Thomas Edison's incandescent light bulb will be a thing of the past starting next year.
Beginning Jan. 1 2014, it will be illegal to manufacture or import incandescent 40-and 60-watt light bulbs, in compliance with the Energy Independence and Security Act. Stores that provide the light bulbs will be allowed to sell the ones they have left.
President George Bush signed the act in 2007. In 2012, 100-watt bulbs were phased out, followed by 75-watt bulbs in 2013. The phase out was initiated because incandescent light bulbs are considered inefficient.
"Once all of our nation's four billion screw-based sockets have an efficient bulb in them, U.S. consumers will save $13 billion and 30 large coal-burning power plants-worth of electricity a year." Noah Horowitz, senior scientist for the Natural Resources Defense Council, told Yahoo! Shine. "The savings really add up."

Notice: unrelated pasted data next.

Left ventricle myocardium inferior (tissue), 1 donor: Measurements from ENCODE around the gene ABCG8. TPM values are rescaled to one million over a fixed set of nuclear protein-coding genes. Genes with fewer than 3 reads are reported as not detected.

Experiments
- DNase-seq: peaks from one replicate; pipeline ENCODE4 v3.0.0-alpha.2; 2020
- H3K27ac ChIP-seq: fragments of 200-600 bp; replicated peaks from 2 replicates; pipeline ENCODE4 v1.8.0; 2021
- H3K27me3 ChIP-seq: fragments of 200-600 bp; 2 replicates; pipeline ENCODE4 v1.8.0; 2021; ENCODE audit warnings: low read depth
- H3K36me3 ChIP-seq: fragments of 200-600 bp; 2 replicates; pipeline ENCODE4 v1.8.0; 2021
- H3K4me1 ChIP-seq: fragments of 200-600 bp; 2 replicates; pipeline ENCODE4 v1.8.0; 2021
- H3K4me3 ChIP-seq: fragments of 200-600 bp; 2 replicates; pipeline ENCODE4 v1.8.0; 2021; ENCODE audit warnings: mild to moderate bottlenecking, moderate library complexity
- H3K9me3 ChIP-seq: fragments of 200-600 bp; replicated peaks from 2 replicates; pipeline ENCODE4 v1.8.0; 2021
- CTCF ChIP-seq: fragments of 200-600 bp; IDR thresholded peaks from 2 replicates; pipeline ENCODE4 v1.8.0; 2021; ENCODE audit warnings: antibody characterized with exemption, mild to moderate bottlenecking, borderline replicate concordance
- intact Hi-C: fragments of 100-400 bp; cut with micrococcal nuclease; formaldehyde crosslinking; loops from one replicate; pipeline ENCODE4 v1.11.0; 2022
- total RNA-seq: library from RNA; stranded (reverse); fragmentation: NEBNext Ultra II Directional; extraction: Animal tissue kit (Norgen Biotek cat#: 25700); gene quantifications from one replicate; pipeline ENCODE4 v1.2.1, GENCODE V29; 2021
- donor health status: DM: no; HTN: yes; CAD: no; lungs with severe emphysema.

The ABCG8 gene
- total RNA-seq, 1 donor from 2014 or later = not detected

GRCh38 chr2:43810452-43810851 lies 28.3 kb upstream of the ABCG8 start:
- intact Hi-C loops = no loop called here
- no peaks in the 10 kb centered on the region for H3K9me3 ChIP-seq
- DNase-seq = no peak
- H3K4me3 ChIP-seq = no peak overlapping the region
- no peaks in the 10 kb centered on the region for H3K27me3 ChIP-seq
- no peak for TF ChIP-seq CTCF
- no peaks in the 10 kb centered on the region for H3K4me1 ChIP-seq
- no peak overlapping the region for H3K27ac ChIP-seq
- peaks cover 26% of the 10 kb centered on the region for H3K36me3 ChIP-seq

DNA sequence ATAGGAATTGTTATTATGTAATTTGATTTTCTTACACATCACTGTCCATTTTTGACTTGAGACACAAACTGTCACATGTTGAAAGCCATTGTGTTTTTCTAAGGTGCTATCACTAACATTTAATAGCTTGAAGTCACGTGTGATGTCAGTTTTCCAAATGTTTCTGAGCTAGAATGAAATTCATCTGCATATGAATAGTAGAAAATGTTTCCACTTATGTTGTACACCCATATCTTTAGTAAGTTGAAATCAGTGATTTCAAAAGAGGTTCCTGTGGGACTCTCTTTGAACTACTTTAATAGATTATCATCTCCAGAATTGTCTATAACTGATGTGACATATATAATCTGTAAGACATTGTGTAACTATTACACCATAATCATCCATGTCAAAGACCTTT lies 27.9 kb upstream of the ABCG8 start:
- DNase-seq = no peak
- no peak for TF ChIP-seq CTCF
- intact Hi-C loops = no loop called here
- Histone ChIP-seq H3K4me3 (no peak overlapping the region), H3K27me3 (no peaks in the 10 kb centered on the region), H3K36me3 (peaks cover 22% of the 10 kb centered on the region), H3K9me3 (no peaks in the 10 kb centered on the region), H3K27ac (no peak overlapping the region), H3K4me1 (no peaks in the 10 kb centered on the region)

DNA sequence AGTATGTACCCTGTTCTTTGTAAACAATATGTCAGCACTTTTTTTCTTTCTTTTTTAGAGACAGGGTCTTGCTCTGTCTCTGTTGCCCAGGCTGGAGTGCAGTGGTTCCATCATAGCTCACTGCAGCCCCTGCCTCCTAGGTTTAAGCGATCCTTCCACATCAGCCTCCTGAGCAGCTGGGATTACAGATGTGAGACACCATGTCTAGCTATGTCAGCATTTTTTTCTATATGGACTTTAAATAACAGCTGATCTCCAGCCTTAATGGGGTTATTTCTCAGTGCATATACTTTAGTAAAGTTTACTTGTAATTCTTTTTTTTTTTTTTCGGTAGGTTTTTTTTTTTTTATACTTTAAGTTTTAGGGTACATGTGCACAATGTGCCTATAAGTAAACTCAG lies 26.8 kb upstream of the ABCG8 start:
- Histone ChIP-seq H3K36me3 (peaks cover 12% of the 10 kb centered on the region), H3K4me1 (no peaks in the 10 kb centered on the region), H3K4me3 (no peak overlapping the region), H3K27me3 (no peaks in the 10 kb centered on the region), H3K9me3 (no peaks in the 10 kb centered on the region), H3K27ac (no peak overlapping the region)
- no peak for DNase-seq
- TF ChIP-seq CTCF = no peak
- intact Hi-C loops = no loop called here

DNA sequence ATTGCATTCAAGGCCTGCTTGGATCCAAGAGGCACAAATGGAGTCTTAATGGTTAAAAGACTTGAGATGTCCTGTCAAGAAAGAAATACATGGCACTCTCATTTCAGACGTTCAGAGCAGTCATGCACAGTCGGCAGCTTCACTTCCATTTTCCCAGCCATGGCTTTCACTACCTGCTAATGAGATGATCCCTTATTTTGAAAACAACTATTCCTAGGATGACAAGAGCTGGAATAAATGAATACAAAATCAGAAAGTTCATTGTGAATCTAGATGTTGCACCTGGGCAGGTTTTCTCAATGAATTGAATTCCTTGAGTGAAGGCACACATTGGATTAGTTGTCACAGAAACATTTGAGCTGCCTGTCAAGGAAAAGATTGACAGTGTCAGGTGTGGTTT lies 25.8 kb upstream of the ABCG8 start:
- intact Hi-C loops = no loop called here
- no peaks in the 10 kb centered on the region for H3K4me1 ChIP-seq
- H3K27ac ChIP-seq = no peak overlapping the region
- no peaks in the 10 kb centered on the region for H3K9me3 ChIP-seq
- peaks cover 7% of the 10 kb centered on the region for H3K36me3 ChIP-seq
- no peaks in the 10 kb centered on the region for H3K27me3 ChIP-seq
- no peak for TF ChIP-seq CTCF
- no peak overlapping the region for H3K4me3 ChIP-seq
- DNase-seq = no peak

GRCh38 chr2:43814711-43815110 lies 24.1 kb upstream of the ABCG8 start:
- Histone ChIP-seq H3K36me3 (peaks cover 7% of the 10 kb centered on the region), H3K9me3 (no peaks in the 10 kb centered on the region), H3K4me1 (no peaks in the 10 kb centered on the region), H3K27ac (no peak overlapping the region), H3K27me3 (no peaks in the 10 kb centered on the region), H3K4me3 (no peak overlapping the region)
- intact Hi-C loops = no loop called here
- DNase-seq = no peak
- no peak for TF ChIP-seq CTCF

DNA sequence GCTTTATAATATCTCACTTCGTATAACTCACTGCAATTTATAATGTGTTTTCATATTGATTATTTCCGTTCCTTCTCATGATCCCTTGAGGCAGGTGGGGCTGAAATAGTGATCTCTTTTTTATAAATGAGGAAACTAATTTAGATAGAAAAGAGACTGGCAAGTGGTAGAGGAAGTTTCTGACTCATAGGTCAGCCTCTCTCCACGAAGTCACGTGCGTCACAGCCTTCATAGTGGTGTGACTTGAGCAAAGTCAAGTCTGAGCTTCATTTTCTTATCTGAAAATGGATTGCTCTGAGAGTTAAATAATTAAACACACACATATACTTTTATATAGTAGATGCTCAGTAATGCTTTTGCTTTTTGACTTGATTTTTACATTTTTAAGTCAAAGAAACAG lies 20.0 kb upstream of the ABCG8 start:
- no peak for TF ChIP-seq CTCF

The alternatives to incandescent bulbs, CFLs and LEDs, are expensive. An LED light costs around $10 per bulb with the same power as a 60-watt bulb. About 50 percent of household lighting in the United States comes from incandescent bulbs, Yahoo! Shine reported. But Noah assures that over time, people will save $100 to $150 in energy costs with LEDs, Yahoo! Shine reported.
"If everyone would change to the CFL and LED light bulbs, we could feed every person in this world one meal, that's how much money we would save," Shelly West, Merchandise Manager at Ace Hardware, told WICS News.
Still, there are those who prefer incandescent light bulbs because of their charm.
"Until the mid-1850s, the only light that humans were exposed to was daylight and firelight- incandescent bulbs have a color that is similar to firelight," Lighting artist Bentley Meeker told Yahoo! Shine.
Meeker told Yahoo! Shine that LEDs become too harsh on the eyes after a while.
"The soul doesn't connect to LED, it's a visceral reaction," he said.